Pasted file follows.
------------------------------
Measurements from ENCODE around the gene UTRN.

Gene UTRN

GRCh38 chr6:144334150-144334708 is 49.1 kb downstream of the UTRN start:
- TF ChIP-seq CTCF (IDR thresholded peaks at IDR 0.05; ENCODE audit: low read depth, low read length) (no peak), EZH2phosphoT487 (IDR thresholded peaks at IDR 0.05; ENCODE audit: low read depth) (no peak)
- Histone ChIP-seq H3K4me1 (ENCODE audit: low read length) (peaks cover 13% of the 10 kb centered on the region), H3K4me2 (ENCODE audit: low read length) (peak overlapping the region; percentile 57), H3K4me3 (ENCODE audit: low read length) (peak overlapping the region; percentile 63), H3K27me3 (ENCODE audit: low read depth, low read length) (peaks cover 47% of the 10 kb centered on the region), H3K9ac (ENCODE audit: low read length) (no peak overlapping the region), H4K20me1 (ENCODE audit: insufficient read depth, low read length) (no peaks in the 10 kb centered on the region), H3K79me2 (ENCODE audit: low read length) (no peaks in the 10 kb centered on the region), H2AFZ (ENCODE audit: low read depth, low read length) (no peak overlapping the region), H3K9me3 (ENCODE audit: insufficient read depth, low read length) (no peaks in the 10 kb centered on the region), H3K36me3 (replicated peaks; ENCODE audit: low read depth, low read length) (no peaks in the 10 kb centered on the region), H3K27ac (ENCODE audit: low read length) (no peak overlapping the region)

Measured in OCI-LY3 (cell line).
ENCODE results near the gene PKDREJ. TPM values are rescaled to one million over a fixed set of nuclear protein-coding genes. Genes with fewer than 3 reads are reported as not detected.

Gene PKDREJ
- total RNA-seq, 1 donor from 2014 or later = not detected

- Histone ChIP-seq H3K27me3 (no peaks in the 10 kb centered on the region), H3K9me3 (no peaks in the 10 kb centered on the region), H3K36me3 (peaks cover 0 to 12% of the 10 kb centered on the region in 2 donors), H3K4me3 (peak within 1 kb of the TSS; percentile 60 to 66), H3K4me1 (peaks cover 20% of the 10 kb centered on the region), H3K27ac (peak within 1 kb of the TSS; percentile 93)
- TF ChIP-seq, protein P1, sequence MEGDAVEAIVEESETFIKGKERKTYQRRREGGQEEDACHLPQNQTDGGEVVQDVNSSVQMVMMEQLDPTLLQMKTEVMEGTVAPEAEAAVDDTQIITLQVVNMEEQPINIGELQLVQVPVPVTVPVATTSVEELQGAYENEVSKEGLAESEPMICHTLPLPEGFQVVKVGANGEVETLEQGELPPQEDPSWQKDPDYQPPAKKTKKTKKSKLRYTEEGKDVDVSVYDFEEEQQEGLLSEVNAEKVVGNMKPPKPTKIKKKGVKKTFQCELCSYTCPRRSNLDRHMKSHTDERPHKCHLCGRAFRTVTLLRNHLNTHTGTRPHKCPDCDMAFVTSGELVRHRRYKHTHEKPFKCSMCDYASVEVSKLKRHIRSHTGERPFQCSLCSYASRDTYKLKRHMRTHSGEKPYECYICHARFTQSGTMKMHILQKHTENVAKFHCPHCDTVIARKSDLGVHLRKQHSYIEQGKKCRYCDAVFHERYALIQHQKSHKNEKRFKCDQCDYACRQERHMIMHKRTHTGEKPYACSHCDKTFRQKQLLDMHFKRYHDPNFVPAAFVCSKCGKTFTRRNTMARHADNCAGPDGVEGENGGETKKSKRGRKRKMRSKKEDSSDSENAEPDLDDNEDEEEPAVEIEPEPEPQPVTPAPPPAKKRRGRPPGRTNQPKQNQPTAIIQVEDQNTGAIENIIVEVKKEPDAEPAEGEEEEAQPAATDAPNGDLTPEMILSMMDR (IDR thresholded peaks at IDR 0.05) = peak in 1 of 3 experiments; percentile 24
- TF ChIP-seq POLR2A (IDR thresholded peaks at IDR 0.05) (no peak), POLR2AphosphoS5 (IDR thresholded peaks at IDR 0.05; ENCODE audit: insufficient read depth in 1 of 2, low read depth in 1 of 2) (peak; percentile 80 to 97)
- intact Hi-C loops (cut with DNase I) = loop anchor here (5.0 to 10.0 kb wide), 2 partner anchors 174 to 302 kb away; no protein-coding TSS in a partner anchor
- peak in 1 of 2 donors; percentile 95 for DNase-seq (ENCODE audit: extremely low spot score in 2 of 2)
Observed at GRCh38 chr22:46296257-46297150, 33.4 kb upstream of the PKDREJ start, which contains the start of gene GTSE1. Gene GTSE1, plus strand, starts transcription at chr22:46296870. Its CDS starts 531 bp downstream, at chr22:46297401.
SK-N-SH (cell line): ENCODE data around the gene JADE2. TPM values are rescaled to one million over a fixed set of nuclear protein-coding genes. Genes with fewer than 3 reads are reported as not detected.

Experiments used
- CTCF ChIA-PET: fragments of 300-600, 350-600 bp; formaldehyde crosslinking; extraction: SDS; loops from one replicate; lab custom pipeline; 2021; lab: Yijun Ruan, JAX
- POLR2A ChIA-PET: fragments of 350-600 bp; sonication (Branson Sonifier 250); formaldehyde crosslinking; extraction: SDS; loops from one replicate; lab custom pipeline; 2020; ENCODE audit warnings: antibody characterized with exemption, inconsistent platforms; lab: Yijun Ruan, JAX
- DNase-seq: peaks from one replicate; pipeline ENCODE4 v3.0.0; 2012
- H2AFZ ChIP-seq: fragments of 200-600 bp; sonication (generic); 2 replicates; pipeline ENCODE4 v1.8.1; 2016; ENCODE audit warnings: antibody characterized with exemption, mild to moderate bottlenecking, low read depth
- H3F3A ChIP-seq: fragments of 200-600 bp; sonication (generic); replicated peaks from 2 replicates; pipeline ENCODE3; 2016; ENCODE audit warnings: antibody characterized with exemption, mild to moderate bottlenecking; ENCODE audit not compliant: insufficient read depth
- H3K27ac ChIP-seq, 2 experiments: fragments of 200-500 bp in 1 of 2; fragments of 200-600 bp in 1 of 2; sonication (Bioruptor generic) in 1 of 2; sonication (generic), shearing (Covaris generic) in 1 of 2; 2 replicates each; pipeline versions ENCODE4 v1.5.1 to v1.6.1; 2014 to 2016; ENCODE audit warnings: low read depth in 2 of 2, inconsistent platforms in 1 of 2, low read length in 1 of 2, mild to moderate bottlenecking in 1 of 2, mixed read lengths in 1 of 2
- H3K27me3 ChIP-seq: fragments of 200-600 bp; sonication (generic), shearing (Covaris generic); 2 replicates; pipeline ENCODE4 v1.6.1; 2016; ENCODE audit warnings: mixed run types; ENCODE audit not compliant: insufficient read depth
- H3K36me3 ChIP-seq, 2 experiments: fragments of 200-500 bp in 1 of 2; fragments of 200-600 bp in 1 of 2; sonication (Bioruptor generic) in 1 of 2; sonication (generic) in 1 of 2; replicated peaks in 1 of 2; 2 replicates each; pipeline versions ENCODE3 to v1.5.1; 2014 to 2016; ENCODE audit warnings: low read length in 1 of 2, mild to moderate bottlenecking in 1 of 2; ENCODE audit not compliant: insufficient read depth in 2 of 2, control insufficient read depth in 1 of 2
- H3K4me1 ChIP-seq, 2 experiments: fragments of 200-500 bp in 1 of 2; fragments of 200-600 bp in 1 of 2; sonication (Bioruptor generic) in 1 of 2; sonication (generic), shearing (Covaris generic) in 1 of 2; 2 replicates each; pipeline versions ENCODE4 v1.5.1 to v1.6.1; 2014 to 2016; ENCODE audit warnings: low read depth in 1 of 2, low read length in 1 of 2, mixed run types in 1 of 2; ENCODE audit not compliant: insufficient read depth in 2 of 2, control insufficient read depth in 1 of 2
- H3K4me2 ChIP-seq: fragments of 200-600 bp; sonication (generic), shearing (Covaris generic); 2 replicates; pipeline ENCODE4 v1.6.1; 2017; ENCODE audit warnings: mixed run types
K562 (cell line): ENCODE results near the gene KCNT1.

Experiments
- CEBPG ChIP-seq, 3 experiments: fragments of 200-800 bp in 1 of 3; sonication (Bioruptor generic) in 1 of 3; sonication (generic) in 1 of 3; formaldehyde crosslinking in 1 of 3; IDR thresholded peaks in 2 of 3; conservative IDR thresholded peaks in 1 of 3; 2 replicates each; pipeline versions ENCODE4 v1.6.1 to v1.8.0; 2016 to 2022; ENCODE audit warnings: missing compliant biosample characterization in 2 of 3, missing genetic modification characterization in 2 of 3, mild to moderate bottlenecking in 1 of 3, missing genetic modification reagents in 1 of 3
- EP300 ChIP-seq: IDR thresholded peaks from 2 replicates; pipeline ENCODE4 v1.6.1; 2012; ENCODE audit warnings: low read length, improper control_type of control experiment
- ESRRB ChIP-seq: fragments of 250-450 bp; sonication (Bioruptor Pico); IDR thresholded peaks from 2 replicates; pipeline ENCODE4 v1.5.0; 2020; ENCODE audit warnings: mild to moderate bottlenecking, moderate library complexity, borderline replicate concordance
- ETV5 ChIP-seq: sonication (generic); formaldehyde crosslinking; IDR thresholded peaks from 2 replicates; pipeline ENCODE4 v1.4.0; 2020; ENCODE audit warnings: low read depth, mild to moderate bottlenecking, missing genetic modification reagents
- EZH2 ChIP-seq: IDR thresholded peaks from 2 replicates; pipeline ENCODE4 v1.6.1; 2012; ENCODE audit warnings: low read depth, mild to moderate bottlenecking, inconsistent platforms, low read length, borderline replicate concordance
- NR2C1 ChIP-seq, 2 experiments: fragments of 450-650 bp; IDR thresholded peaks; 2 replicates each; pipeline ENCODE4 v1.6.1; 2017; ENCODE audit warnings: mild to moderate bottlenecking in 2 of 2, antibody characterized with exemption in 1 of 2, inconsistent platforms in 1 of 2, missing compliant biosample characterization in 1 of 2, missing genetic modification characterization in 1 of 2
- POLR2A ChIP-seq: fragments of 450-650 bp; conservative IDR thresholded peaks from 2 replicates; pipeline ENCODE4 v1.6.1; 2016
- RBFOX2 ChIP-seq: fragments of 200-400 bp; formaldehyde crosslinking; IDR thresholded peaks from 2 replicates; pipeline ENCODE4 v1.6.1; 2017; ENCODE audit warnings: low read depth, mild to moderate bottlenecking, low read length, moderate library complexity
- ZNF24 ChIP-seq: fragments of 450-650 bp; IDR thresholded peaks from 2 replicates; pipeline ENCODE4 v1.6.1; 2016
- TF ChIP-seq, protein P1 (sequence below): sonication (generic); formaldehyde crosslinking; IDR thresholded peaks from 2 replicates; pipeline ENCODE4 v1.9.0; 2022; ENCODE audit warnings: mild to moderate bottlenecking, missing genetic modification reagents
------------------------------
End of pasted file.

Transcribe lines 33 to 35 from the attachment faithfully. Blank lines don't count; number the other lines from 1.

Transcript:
- ETV5 ChIP-seq: sonication (generic); formaldehyde crosslinking; IDR thresholded peaks from 2 replicates; pipeline ENCODE4 v1.4.0; 2020; ENCODE audit warnings: low read depth, mild to moderate bottlenecking, missing genetic modification reagents
- EZH2 ChIP-seq: IDR thresholded peaks from 2 replicates; pipeline ENCODE4 v1.6.1; 2012; ENCODE audit warnings: low read depth, mild to moderate bottlenecking, inconsistent platforms, low read length, borderline replicate concordance
- NR2C1 ChIP-seq, 2 experiments: fragments of 450-650 bp; IDR thresholded peaks; 2 replicates each; pipeline ENCODE4 v1.6.1; 2017; ENCODE audit warnings: mild to moderate bottlenecking in 2 of 2, antibody characterized with exemption in 1 of 2, inconsistent platforms in 1 of 2, missing compliant biosample characterization in 1 of 2, missing genetic modification characterization in 1 of 2